The Women's Tour in June has been postponed ©Women's Tour

Organisers SweetSpot Group have announced the Women's Tour - due to be staged from June 7 to 12 in Britain - has been postponed due to the COVID-19 pandemic.

SweetSpot is working with the International Cycling Union (UCI) and British Cycling to rearrange the Women's Tour for later in the year.

Alternative dates of October 4 to 9 have been suggested to the UCI.

"We are obviously disappointed to be postponing the Women’s Tour from June but hope that by aiming to stage the race in October we can give the teams and public something to look forward to at the tail end of the summer," said Women's Tour race director Mick Bennett. 

The Women's Tour, part of the UCI Women's WorldTour since 2016, did not take place last year due to the global health crisis. 

It consists of six stages, with competition starting in Bicester in Oxfordshire and finishing with a stage from Haverhill to Felixstowe in Suffolk.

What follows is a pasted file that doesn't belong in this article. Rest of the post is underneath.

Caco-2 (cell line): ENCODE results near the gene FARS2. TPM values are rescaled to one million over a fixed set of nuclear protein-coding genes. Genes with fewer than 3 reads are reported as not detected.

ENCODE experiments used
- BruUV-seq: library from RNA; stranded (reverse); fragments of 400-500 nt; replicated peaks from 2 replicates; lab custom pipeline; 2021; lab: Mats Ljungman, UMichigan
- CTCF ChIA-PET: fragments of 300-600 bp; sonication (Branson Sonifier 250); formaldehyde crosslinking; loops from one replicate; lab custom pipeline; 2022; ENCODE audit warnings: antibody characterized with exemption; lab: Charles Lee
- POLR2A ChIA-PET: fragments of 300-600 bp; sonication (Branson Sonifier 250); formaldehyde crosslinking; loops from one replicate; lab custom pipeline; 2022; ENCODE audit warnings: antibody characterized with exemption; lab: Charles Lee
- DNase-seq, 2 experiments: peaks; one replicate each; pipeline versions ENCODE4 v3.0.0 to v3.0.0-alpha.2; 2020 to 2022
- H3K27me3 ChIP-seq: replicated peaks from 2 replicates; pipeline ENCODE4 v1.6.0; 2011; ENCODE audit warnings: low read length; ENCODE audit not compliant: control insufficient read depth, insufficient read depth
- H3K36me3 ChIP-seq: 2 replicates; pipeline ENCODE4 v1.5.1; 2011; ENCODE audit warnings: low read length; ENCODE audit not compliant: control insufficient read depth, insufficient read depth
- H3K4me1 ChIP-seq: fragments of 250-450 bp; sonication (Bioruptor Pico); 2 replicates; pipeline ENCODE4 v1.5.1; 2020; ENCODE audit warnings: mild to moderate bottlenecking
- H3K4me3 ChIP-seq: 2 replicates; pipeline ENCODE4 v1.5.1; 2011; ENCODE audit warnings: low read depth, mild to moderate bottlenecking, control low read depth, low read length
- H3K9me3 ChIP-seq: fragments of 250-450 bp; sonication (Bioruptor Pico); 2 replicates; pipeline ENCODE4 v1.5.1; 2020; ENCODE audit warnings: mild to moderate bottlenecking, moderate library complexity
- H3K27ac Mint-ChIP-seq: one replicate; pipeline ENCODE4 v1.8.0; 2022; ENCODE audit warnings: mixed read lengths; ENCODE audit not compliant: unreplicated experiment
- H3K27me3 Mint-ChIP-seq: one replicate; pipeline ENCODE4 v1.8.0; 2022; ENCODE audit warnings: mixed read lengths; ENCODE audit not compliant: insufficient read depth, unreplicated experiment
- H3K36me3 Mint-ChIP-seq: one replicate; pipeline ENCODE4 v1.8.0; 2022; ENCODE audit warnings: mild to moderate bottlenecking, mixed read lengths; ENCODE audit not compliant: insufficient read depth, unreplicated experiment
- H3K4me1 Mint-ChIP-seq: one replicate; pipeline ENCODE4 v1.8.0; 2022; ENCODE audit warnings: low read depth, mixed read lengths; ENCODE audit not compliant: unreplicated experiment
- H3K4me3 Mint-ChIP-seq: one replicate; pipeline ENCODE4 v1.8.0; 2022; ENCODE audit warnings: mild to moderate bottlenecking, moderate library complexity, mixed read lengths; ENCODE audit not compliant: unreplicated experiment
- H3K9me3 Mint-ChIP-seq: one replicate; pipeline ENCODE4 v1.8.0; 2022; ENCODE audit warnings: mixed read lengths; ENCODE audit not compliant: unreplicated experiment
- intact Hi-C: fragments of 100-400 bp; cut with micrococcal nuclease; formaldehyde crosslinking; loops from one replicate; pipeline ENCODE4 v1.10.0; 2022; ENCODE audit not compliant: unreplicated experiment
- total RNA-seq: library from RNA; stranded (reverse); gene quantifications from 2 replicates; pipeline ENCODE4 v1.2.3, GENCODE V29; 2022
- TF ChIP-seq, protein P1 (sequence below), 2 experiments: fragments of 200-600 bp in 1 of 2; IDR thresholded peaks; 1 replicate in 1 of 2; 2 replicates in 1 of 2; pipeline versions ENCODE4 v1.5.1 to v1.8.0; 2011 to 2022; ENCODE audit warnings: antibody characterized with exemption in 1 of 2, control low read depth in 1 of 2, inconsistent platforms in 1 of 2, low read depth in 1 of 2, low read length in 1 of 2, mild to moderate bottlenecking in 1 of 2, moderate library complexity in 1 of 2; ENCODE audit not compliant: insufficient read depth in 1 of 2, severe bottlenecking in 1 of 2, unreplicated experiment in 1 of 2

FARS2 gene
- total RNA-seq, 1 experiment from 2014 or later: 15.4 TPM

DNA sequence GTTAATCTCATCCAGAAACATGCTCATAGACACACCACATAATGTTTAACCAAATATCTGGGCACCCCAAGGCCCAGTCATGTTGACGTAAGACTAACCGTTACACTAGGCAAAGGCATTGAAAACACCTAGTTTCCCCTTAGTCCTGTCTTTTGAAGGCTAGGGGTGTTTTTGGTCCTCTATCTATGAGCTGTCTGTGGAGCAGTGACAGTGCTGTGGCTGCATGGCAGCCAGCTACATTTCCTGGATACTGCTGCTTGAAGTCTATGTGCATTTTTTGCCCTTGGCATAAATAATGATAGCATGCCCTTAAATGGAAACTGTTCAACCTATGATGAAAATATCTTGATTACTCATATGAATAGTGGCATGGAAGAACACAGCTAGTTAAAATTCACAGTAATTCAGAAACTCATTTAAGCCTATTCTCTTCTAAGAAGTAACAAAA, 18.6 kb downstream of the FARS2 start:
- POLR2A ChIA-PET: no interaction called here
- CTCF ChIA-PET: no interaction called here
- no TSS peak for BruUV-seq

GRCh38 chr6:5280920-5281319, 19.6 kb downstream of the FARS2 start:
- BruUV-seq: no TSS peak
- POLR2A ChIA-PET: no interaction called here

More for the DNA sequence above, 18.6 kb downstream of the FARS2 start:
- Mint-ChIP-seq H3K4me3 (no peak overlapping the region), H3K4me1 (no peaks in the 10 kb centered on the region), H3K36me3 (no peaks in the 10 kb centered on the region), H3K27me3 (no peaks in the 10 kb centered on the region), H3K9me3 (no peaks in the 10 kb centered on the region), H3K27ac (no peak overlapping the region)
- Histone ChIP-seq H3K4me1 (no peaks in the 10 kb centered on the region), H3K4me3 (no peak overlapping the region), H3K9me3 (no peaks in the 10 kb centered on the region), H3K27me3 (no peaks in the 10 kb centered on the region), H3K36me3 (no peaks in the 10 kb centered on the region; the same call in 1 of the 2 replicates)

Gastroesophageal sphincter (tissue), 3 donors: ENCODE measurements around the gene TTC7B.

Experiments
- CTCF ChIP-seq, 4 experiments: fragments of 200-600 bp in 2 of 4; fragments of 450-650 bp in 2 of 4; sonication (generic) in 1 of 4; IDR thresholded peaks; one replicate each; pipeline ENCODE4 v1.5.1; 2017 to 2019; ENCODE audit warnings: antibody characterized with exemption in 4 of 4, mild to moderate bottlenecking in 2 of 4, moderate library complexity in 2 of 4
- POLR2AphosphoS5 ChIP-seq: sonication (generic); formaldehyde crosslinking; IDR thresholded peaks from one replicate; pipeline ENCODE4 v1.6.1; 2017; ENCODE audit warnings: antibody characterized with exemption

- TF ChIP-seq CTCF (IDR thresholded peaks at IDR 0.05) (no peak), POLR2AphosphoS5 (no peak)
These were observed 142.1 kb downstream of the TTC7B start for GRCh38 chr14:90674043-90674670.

SweetSpot said it is working with all the regional stakeholders in the Women’s Tour to ensure they are accommodated within this year's re-arranged race.

The Women's Tour starts in Oxfordshire and finishes in Suffolk ©Women's Tour
The Women's Tour starts in Oxfordshire and finishes in Suffolk ©Women's Tour

Earlier this month, SweetSpot unveiled a partnership with Eurosport and the Global Cycling Network to produce live TV coverage of the race for the first time in 2021. 

These broadcast plans are unaffected by today’s postponement.

"We know just how important the Women’s Tour is for our teams and riders, and it’s been fantastic to see the race go from strength to strength over recent years, becoming a mainstay of the British sporting calendar," said British Cycling head of sport and major events Jonathan Day. 

"We are working closely with SweetSpot and the UCI to confirm the proposed date change and look forward to welcoming the world’s best riders to the opening stage in Oxfordshire later this year."  

The postponement means the event is now due to be held after the Tokyo 2020 Olympics.

Britain's Lizzie Deignan, the London 2012 road race silver medallist, won the Women's Tour in 2019.